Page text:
We note at the outset that the employee=s original wage replacement claim was for benefits commencing September 1, 1996, the date she was transferred out of waitressing. The compensation judge found, and we have affirmed, that the employee=s low back injury occurred on September 18, 1996. Nor did the employee appeal from that finding. Therefore, the judge=s denial of benefits for the period September 1, 1996, to September 18, 1996, is affirmable without issue, and we address the employee=s arguments only to the period of her claim commencing September 18, 1996.
Citing Webeck v. Mochinski General Contractor, 41 W.C.D. 1063 (W.C.C.A. 1989), the employee contends that, in denying wage replacement benefits for lack of low back causation,
[t]he Compensation Judge did not consider . . . settled law that when a second injury follows a first injury for which the liability was terminated by settlement, the employee need not show that the second incident is the sole cause of his disability. If the work-related injury [at the second employer] was a substantial contributing cause, the necessary legal test is met and the second insurer is responsible for all of the wage loss benefits.
(Emphasis in original.) She argues that A[t]he Compensation Judge considered only the timing of the restrictions, and not the fact that the restrictions applied both to her cervical spine as well as the lumbar spine@ (emphasis in original). We find the facts in Webeck clearly distinguishable from the instant case and the employee=s reliance on Webeck misplaced. In Webeck, the compensation judge had found, and this court affirmed, that the employee=s post-settlement injury was a substantial contributing factor in his current disability. In the instant case, the judge made no finding that the employee=s low back injury is contributing to her wage loss or working restrictions, and in fact the compensation judge expressly found the employee=s loss of earning capacity to be related to her neck condition Arather than the Gillette injury to her low back.@ The finding in Webeck that the employer and insurer on the second injury were liable for the employee=s entire wage replacement entitlement, once the first employer and insurer=s liability had terminated, was based very critically on the fact that the second injury was a substantial contributing factor in the employee=s disability from working. It is certainly true that the employee=s ratable permanent partial low back disability may be understood to constitute a functional impairment. However, there is no evidence at all, aside from inferences to be drawn from the employee=s testimony, that that impairment has in any way increased or modified the employee=s incapacity from working and earning since the employee changed jobs September 1, 1996. Indeed, even Dr. Wengler identifies no new restrictions since the advent of the employee=s Gillette injury, and no contribution by that injury to the employee=s disability from working.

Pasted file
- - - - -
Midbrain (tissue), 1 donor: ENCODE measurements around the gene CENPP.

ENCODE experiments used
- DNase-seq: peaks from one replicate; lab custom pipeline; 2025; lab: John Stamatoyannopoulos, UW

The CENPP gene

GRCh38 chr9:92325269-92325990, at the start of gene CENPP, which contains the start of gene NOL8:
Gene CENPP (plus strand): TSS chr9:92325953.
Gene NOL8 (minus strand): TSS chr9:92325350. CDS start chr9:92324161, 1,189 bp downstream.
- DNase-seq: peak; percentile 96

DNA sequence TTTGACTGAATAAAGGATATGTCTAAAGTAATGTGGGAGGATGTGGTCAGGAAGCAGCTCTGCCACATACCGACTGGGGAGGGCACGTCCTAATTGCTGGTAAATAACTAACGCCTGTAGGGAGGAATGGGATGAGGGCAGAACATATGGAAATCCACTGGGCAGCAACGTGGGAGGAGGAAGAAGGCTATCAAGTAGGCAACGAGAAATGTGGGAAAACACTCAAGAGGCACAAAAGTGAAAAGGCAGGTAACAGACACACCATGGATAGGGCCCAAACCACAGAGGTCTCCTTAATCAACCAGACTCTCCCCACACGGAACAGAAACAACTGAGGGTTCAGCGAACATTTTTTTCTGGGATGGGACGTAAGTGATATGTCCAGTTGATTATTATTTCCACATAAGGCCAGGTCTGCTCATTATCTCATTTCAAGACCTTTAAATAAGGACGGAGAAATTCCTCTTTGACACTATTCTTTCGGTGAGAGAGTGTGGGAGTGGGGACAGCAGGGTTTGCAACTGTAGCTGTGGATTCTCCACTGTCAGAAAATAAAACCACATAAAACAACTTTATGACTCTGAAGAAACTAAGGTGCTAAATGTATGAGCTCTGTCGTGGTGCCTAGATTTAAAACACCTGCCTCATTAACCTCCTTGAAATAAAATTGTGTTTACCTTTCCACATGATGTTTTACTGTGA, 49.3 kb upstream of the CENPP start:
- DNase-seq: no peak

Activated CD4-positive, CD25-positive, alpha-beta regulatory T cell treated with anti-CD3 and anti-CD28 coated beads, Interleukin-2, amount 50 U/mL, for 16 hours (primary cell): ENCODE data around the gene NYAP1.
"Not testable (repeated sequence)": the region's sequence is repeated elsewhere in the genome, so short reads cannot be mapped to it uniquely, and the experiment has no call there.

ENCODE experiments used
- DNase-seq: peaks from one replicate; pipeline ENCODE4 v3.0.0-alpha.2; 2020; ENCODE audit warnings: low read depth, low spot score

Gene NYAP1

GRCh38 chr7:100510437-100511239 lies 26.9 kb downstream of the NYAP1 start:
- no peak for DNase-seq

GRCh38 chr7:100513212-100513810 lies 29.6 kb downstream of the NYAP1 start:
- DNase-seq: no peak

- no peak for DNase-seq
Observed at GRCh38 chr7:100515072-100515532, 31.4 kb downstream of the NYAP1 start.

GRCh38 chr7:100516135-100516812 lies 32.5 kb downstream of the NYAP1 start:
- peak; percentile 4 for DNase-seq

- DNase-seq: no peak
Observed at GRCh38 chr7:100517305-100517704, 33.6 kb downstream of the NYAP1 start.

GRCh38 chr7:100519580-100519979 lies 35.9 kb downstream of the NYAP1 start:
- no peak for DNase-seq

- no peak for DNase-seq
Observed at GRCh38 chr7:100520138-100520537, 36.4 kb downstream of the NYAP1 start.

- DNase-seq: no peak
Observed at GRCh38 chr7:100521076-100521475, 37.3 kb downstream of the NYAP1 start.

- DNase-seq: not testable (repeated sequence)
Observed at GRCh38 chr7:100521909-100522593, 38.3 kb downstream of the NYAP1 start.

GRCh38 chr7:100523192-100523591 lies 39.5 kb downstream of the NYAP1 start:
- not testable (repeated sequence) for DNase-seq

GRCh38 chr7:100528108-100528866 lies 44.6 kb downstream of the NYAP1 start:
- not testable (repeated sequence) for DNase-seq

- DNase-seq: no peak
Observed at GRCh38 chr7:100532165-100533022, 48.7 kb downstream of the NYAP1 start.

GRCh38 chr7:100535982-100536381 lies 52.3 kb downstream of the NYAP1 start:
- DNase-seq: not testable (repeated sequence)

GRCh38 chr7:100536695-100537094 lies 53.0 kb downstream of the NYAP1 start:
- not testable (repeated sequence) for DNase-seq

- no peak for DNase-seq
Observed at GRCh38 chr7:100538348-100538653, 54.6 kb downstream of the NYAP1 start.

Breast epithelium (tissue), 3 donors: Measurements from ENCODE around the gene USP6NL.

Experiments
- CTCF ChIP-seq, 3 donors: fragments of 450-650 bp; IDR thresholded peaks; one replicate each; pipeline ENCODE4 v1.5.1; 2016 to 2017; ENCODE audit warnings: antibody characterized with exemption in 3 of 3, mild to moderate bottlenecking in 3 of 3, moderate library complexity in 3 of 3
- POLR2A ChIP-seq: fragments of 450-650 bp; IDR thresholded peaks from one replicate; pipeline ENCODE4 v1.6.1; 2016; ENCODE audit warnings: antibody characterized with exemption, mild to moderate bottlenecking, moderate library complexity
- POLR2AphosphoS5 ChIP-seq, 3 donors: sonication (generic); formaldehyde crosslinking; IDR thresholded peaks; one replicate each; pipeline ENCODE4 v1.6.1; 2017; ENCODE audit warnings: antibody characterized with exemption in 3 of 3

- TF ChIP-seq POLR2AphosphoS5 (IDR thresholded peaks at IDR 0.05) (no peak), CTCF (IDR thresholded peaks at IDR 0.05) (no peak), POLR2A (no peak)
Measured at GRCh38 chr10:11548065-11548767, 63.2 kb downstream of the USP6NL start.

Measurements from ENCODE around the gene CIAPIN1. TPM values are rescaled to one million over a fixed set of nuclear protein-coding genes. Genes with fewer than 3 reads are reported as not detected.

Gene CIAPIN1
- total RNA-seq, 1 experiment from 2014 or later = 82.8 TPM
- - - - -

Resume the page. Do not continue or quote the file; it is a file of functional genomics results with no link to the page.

The compensation judge based his denial of wage replacement also on the conclusion that, by attending school up to full time and accepting certain work below her earning capacity following her transfer into bookkeeping, the employee effectively removed herself from the full-time labor market, thereby continuing the absence of any causal relationship between the employee=s work injury and any continuing wage loss that she might have sustained. The employee contends that both her attendance at school and her intermittent part-time employment was pursuant to a careful rehabilitation plan, which she not only cooperated with but ultimately succeeded in. The employer and insurer respond that the rehabilitation plan under which the employee justified her schooling-based activities constituted an unauthorized retraining plan. We agree and conclude that the judge=s decision was not unreasonable.